Don’t listen to the world, says mother of UK-based LGBT activist Manjinder Singh Sidhu

  • Snigda Ahuja, Hindustan Times
  • Updated: Jul 19, 2015 18:57 IST
UK-based LGBT activist Manjinder Singh Sindhu with his mother.

If you haven’t seen this video by blogger and LGBT activist Manjinder Singh Sidhu, which at the time of going to press had garnered over 99,000 views on YouTube, you are seriously missing out on something.

We spoke to the UK-based 28-year-old, who is seen in the video with his mother, 58-year old Swaran Kaur (above, left), who talks about her son’s homosexuality, and advocates that Indian parents should encourage their children to come out and be comfortable in their skin.

Recorded entirely in Punjabi, it garnered popularity when it was uploaded with English subtitles. “Support them. If the world laughs, let them laugh. Don’t listen to the world. It’s just important to listen to your children and let them do want they want to. Don’t pressure them or force them to get married. You should be happy if your child is happy,” is just one advice Kaur doles out in the video.

Manjinder shared with us the experience of shooting the video. “A lesbian Sikh girl from London requested that I make a video with my parents to explain what homosexuality is to her parents. Initially, my mum wanted to just call the girl’s folks but realised others may ask her the same questions so it would be better to make a private video. Had I known it would be this popular, I would have changed my night time pyjamas in the video and put on some funky jeans!” says Manjinder. “After filming and reviewing, we thought it was good and perhaps we could make it public, not knowing the attention it would get and how it would go viral. I would love to see more people around the globe making such videos in their vernacular to start a movement,” he adds.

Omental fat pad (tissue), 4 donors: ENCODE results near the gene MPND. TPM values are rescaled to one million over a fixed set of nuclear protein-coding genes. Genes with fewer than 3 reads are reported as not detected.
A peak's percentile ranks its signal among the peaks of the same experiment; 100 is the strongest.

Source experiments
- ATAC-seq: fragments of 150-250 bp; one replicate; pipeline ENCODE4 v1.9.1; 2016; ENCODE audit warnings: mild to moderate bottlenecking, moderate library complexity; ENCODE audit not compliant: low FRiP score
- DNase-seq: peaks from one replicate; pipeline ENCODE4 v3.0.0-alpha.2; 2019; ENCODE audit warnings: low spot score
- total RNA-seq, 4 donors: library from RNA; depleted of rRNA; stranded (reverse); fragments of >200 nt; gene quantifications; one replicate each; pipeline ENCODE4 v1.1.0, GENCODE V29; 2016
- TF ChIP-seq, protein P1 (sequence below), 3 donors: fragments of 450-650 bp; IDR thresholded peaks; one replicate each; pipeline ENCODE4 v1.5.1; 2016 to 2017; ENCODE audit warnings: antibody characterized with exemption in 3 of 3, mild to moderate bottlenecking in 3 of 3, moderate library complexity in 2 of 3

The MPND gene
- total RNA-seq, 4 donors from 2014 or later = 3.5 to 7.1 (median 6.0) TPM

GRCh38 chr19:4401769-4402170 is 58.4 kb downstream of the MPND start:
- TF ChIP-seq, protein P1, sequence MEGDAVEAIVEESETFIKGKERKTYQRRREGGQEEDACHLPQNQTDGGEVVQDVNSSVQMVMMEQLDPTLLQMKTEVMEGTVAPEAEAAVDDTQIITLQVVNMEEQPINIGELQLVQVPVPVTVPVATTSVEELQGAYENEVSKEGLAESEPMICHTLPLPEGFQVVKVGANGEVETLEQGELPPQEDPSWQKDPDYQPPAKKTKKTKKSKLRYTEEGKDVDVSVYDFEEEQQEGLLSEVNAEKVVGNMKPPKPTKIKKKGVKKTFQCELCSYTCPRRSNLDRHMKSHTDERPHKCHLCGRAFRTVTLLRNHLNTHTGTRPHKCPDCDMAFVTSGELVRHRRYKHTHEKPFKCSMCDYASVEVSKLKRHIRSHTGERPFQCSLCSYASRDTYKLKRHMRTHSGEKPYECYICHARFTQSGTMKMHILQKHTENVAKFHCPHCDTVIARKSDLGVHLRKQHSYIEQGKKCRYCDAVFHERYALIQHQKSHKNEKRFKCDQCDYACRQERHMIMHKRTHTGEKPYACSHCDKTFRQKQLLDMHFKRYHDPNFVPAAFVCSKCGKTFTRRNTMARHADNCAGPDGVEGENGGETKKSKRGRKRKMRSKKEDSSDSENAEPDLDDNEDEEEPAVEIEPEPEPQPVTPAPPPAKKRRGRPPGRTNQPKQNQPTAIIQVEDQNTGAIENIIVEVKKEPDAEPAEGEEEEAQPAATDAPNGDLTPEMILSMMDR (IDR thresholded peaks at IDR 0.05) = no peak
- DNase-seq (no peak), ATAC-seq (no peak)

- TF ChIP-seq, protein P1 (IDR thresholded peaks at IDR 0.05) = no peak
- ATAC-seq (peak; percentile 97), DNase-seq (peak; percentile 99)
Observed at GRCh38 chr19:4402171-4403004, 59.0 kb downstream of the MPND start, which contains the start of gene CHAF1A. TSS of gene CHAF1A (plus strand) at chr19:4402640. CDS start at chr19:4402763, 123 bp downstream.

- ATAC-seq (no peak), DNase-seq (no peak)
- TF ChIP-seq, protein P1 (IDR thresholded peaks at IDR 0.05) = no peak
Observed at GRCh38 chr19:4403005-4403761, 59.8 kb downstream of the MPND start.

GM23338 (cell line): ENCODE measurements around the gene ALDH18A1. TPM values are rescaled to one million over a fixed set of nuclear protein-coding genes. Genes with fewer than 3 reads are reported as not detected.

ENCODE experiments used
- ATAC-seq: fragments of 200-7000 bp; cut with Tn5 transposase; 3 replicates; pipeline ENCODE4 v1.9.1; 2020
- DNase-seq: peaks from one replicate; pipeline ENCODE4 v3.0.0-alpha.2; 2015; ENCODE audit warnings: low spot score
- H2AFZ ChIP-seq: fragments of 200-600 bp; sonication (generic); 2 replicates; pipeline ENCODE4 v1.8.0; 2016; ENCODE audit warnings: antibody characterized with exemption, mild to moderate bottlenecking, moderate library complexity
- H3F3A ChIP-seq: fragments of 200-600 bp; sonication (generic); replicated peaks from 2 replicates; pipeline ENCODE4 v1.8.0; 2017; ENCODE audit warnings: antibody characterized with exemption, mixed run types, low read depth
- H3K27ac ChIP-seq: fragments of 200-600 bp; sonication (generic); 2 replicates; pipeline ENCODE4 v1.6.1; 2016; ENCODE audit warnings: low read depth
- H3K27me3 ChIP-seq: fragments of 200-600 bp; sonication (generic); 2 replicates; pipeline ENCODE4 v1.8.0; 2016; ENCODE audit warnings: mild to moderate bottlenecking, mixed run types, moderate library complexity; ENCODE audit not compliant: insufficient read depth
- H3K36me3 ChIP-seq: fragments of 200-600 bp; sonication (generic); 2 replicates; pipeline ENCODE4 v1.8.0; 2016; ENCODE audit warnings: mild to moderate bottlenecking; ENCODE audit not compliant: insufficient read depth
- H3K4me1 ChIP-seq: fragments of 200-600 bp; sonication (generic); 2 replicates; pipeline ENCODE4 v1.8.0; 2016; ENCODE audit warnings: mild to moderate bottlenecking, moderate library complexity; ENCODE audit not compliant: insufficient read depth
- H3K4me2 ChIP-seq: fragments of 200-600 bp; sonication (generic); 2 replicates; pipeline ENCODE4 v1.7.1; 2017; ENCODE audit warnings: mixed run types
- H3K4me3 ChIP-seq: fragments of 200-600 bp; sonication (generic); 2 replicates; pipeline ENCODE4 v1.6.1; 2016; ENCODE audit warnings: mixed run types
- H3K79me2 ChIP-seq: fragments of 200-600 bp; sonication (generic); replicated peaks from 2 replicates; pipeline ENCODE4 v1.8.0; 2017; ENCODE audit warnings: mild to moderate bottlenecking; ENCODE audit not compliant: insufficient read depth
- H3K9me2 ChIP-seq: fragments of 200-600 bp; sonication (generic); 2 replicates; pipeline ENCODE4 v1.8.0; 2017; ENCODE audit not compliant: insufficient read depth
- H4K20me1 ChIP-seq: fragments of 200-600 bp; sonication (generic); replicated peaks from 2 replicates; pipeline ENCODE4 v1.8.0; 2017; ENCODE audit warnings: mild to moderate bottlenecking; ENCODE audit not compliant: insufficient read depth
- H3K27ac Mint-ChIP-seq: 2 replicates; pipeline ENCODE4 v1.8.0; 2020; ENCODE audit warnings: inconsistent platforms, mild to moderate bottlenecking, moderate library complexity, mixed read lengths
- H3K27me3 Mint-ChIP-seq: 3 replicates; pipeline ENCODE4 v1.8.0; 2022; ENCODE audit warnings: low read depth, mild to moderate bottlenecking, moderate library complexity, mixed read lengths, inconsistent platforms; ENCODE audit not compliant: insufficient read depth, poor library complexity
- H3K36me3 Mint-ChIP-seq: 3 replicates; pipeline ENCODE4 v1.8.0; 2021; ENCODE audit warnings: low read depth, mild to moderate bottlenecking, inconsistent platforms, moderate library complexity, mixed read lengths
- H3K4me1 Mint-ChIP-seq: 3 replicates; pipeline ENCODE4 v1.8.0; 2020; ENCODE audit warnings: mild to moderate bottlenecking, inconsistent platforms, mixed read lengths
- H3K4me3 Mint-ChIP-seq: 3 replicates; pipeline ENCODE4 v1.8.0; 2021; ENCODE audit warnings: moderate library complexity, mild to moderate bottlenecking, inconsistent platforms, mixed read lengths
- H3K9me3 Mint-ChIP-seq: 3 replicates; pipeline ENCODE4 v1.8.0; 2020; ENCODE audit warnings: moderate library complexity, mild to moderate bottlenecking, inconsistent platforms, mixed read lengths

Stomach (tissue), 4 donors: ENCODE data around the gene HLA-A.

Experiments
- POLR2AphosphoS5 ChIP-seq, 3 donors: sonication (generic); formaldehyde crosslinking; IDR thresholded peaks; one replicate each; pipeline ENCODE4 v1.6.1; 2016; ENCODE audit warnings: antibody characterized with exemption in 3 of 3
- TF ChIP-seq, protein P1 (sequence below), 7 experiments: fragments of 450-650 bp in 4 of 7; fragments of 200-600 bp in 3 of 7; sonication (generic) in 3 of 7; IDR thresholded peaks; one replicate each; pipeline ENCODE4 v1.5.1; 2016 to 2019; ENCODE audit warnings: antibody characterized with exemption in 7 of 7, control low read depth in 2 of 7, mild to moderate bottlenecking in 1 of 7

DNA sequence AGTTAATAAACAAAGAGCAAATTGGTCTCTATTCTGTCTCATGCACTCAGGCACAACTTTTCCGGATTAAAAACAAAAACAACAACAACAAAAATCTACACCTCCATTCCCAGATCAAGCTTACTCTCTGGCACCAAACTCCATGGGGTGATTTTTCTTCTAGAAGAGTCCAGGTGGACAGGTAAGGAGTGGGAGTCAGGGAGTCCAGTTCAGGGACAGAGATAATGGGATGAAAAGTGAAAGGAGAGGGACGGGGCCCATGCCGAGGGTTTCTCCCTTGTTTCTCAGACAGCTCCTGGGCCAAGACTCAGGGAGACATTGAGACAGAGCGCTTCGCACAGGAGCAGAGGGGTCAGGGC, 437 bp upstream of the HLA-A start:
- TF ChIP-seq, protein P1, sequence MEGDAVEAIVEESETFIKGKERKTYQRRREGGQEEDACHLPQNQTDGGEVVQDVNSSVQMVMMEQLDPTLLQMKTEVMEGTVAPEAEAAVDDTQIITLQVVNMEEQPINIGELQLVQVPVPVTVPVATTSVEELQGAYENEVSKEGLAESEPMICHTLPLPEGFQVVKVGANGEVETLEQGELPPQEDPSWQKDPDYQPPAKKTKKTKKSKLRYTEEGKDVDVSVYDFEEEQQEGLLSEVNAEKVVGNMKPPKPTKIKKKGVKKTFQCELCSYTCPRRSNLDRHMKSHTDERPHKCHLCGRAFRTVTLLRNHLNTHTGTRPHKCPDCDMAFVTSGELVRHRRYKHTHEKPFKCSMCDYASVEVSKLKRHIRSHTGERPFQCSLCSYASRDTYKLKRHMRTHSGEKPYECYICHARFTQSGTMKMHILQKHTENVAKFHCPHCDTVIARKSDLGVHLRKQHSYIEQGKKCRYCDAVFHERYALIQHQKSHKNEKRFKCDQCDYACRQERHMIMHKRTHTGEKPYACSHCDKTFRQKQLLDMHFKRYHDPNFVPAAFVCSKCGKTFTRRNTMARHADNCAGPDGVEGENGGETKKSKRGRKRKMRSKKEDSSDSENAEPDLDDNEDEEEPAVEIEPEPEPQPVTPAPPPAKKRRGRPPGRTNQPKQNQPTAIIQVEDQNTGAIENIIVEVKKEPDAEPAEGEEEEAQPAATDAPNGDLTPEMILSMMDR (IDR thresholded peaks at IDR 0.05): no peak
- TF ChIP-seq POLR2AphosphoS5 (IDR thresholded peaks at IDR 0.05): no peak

Speaking about the impact of the video, Manjinder says, “I had an 18-year-old guy from India Skype with me. I was the first person he had come out to. He was scared, suicidal and depressed. I was the first gay person he had spoken to and it gave him great courage. It showed him that whoever he is, is natural and that he can live the life he has dreamt of. I have also received many messages on my Facebook page from straight females who talk of the horrifying stories of being disowned, threatened or kicked out of their homes by their parents for simply loving someone of a different caste, religion or colour. They applaud my parents for not doing the same to me.”

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